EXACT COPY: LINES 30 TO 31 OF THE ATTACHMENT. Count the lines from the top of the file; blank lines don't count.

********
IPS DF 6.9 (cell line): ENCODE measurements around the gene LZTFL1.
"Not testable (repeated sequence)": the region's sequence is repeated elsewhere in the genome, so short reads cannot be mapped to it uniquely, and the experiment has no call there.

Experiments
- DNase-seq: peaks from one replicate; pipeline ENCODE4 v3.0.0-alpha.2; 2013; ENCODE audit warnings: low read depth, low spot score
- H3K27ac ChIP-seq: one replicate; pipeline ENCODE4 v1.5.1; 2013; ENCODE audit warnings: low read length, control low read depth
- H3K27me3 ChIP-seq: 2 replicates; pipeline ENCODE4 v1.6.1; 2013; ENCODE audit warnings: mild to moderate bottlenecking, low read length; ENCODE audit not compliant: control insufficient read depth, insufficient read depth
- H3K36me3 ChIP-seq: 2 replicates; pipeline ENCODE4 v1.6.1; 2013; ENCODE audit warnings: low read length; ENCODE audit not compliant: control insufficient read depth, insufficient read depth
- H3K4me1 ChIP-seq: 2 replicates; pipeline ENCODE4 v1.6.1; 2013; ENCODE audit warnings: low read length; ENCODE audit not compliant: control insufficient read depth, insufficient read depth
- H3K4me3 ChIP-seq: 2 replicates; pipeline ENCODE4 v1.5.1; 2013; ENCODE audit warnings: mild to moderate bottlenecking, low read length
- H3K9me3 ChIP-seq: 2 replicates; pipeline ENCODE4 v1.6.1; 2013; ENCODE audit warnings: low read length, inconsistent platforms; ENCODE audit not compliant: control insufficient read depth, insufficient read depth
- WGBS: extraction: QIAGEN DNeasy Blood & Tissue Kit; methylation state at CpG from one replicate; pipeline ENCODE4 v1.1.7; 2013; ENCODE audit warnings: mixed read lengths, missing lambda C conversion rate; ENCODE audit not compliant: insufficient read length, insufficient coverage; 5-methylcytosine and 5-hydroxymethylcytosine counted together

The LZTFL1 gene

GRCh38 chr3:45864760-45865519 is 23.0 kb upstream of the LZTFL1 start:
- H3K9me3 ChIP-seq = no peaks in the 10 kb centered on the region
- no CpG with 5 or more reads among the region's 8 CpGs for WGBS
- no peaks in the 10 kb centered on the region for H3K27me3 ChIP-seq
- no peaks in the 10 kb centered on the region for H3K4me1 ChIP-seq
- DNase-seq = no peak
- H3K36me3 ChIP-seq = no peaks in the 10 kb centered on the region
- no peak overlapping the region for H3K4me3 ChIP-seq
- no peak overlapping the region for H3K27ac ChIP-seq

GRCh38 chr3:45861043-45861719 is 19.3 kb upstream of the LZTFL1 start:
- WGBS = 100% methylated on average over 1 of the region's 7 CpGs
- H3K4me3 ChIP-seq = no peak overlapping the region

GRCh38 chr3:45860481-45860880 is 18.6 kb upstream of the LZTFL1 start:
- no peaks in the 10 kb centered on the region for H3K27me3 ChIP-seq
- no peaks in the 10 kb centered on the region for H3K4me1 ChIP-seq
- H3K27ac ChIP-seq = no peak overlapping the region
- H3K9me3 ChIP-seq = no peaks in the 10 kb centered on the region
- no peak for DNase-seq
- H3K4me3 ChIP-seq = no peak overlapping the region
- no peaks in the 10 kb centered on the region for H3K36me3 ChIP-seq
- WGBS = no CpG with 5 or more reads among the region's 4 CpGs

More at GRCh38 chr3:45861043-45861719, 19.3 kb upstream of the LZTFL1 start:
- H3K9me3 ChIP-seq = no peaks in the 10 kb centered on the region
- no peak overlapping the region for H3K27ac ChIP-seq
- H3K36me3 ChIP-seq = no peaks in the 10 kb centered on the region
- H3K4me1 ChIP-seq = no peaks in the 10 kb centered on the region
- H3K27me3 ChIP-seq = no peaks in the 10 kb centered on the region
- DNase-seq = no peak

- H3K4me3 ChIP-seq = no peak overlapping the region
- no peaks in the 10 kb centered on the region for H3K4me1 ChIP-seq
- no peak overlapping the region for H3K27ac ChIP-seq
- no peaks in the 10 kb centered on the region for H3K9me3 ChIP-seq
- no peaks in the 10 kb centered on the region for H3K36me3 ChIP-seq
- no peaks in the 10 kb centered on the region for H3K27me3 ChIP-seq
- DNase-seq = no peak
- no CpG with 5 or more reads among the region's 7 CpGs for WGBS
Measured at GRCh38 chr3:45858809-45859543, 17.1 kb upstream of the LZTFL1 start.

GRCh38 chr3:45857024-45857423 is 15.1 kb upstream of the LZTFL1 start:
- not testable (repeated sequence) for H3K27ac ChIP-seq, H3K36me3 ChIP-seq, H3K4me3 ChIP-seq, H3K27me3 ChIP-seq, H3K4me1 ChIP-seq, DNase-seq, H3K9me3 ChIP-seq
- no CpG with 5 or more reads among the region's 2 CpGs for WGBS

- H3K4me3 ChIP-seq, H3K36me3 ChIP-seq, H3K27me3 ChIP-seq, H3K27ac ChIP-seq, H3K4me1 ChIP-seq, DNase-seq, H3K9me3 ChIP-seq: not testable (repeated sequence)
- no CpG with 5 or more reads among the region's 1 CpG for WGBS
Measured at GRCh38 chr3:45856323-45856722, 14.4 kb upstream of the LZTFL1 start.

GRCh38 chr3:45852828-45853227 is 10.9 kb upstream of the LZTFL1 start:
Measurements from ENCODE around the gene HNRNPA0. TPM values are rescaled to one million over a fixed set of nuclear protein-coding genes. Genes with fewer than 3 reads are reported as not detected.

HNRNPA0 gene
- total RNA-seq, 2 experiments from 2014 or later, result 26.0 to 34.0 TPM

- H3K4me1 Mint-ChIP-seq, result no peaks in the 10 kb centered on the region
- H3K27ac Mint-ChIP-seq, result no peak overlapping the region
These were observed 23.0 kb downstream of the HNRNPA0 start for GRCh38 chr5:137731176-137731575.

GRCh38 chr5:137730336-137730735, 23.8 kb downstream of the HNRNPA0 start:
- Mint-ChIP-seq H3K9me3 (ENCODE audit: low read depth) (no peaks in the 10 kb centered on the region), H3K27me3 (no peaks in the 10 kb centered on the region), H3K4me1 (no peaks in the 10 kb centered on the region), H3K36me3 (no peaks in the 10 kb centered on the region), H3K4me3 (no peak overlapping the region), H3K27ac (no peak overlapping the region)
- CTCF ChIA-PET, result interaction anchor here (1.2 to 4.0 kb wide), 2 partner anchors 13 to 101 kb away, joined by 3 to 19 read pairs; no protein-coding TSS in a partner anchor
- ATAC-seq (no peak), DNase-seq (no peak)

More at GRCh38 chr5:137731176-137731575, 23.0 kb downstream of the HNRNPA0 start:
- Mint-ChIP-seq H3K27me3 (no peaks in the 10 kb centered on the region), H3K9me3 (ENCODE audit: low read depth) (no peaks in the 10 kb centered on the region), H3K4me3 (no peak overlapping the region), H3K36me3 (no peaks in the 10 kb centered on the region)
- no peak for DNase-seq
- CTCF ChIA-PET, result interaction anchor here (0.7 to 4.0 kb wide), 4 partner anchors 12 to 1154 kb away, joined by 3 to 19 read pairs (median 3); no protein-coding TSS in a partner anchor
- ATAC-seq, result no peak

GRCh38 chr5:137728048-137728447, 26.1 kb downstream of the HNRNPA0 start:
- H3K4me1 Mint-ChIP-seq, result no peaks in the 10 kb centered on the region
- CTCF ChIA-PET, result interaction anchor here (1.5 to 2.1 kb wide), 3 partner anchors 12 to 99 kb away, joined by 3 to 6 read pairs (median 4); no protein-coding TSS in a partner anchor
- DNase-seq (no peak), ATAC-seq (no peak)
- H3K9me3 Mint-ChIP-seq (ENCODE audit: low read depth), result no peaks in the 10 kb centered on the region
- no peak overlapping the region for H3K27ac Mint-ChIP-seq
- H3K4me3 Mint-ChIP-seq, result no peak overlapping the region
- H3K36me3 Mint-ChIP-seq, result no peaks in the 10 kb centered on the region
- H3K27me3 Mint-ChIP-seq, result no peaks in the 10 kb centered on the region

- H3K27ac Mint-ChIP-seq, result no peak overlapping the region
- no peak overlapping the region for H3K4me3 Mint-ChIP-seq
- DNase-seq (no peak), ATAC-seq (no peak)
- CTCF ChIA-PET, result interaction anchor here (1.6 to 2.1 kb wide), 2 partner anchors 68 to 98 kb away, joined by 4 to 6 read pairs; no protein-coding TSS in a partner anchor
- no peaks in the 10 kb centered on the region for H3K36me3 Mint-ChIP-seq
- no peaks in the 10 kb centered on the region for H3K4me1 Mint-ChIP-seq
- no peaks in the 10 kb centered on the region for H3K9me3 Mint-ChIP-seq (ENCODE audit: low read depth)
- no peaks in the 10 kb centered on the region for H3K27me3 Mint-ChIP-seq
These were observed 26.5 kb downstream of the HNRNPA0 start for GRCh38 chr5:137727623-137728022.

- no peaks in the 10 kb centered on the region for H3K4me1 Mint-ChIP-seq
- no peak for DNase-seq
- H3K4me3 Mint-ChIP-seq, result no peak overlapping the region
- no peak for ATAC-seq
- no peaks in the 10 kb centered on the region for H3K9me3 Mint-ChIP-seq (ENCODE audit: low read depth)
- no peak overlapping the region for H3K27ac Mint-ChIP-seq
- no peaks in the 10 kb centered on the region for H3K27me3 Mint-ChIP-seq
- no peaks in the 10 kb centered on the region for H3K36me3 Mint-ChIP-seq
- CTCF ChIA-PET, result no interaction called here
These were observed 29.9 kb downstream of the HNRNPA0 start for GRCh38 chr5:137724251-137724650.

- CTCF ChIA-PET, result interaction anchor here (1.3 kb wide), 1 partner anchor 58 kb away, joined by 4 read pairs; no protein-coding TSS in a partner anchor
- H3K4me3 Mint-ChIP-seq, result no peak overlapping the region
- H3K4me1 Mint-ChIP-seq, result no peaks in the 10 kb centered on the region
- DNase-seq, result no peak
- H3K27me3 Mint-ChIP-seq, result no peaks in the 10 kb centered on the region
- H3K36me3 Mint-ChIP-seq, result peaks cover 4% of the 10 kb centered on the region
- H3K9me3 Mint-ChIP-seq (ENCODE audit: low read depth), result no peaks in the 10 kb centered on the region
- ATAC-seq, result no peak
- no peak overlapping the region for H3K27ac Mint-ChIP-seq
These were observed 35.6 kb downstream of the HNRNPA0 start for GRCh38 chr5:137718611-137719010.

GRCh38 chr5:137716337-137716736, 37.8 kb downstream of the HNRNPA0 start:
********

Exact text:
- no peak for DNase-seq
- H3K4me3 ChIP-seq = no peak overlapping the region